AS5001 (SUPAAAA) Advanced (Astronomical) Data Analysis

Problem Set 1, due 9 am Monday 4 October 2021

Problem 1 - get set up [5]

Find out how to compile and execute programs (e.g. Python, FORTRAN, Mathematica), and how to make plots on the screen and laser printer (e.g. PGPLOT for FORTRAN, matplotlib for Python). (This is a Jupyter notebook written in Anaconda3 Python 3.8, which we recommend. We also recommend using Firefox as the default browser.)

Problem 2. Histogram and Cumulative Distributions of Random Variables [20]

(a) Be encouraged to build up a toolkit of function definitions (subroutines) that you can then use again and again in different contexts. Write a function to generate a random number distributed uniformly between specified limits A and B. Document the inputs and outputs of each subroutine. For example, in Python your function RANU might start with comments as follows:

Note: This should be very easy because you can use the numpy random number generator, e.g. np.random.uniform, or equivalent, to obtain random numbers distributed uniformly between 0 and 1, and np.random.seed to set the random number generator seed.

(b) Plot the binned histogram and cumulative (staircase) distribution function for $N$ samples drawn from your uniform random number generator RANU. The staircase should step up at each of the $N$ values, not just at the histgram bin boundaries, so that the finite bin size of your histogram does not degrade the resolution of your cumulative distribution. Make plots for $N = 10; 100; 1000; 10^4$.

(c) Write similar functions rang(avg,sig,iseed) for Gaussian and rane(tau,iseed) for Exponential random numbers. These should transform values from ranu into samples from the Gaussian and Exponential distributions. Make plots as in (b) for $N = 10^4$.

Problem 3. Mean and Variance, Median and MAD [25]

(a) Write a function that computes the the sample mean and sample variance of an input array of data values. Take care to ensure that the sample variance is an unbiased estimator. As always, describe the input and output arguments of the surbroutine in comments at the top.

(b) Write a function to compute the median, and the mean-absolute-deviation (MAD) of an array of data. Note: To compute the median, sort the data values, find the value half-way through the sorted list, and interpolate if needed.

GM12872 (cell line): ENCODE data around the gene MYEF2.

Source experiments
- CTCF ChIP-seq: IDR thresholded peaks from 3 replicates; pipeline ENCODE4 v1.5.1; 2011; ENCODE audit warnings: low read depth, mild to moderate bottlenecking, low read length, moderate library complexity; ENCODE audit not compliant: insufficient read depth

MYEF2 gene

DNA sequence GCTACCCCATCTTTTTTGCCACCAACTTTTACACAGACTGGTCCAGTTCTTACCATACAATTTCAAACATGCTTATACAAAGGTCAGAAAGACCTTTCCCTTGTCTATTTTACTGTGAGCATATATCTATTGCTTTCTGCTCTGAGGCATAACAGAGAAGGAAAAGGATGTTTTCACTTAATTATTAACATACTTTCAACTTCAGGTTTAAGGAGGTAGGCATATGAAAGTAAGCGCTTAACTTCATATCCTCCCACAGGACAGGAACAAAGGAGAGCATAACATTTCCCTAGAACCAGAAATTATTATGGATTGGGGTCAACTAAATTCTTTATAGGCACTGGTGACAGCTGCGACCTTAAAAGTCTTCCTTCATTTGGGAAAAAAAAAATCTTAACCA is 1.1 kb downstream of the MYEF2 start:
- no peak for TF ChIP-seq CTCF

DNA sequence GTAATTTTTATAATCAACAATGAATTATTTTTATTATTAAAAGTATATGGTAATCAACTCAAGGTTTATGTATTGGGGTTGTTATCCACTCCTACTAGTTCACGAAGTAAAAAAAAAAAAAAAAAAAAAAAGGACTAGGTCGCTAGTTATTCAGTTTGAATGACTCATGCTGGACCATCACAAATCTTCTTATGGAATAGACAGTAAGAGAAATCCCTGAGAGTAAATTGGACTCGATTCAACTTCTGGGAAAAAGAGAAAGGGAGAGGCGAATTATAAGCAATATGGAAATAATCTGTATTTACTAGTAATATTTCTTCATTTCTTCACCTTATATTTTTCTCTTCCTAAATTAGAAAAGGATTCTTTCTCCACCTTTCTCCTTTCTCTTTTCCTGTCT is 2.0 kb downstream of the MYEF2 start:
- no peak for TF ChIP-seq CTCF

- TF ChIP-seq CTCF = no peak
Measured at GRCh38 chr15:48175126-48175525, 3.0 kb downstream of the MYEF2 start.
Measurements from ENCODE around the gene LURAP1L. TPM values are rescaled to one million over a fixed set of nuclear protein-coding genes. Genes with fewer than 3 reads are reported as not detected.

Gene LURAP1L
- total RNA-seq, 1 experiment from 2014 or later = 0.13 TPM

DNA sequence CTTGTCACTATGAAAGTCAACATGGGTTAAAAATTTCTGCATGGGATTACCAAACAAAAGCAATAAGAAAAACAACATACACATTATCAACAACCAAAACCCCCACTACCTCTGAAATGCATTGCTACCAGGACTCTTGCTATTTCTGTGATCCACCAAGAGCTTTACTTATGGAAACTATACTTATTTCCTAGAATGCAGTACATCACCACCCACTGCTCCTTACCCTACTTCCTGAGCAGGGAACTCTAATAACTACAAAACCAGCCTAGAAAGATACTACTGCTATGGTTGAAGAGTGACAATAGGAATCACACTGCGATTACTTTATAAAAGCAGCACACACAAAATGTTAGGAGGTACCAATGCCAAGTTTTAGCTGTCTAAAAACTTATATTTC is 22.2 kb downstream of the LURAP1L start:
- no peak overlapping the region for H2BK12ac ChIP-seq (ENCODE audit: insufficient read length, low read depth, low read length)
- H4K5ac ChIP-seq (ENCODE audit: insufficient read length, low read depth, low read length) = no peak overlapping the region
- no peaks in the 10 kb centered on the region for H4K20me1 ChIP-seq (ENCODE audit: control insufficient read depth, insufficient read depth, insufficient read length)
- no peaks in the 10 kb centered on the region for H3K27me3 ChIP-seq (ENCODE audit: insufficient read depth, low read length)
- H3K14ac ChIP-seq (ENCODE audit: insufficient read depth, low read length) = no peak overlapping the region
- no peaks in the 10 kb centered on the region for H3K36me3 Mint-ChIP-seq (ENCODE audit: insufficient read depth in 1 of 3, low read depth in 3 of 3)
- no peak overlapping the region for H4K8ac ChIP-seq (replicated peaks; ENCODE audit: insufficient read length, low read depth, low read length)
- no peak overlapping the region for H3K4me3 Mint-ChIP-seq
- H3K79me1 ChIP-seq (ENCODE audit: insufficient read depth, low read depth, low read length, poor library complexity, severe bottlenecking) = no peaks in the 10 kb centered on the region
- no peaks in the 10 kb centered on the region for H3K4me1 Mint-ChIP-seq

(c) I'll supply a dataset from part of a zero-exposure CCD frame. Use your routines meanvar(x) and medmad(x) to compute statistics that estimate the CCD bias level (mean and median) and the readout noise (standard deviation and mean-absolute-deviation). Summarise your results in a table, giving also a 1-$\sigma$ error bar for your estimates of the mean and standard deviation.

Problem 4. Central Moments of a Distribution [25]

(a) Write a subroutine that computes statistics that estimate the mean, variance, and higher-order central moments of a dataset.

(b) Use ranu(a,b), rang($\mu,\sigma$) and rane($\tau$) (Problem 2) to generate $N=10^6$ random samples of Uniform, Gaussian, and Exponential distributions. Use moments(x,m) to compute the first 4 central moments in each case. Derive analytic formulae for the first 4 central moments in terms of the parameters of each distribution. (The required integrals are not too difficult. If you get stuck, for partal credit, try http://integrals.wolfram.com.) Prepare a table comparing your numerical and analytic results (test at least 2 sets of input parameters) to demonstrate the accuracy of your subroutines, and comment on reasons for any discrepancies.

Problem 5. Monte-Carlo Simulation to compare Sample Means and Medians [25]

(a) The median $X_{\rm med}$ is a "robust" statistic, less sensitive to large outliers than the sample mean $\overline{X}$. For this reason, a "running median filter" is often used to "smooth" or remove "spikes" from a light curve or spectrum. Medians are also often used to combine a series of CCD frames so that the result is not badly affected by cosmic ray hits. However, $X_{\rm med}$ is a noisier statistic than $\overline{X}$, as you will discover in the following Monte-Carlo calculation.

Use your subroutine rang($\mu$,$\sigma$) to draw $N$ samples from a Gaussian distribution with $(\mu,\sigma)=(0,1)$. Calculate the sample mean $\overline{X}$ and median $X_{\rm med}$ for the set of $N$ samples. Repeat the above calculation $M$ times, and characterise the distributions of $X_{\rm med}$ and $\overline{X}$ by calculating their mean values and standard deviations over the $M$ samples. Choose $M$ large enough to keep uncertainties below 1% of the standard deviations. Make a log-log plot showing from your Monte-Carlo simulation how the standard deviations of $X_{\rm med}$ and $\overline{X}$ vary with $N$ for $N=1,2,3,...,100$. (If this calculation takes a very long time, try to improve the efficiency of your code.) Which statistic has the larger variance, $X_{\rm med}$ or $\overline{X}$? Based on your results, decide whether it is better to take medians with an odd or even number of data points. Explain your reasoning.

(b) For a sample of $N$ Gaussian random variables (each with mean 0 and standard deviation $\sigma$), derive an analytic formula in terms of $N$ and $\sigma$ for $\sigma^2(\overline{X})$, the variance of the sample mean. Derive a similar formula for $\sigma^2(X_{\rm med})$, in the limit of large $N$. Which is larger, $\sigma^2(\overline{X})$ or $\sigma^2(X_{\rm med})$? Compare your formulae with the large-$N$ results from your Monte-Carlo simulation.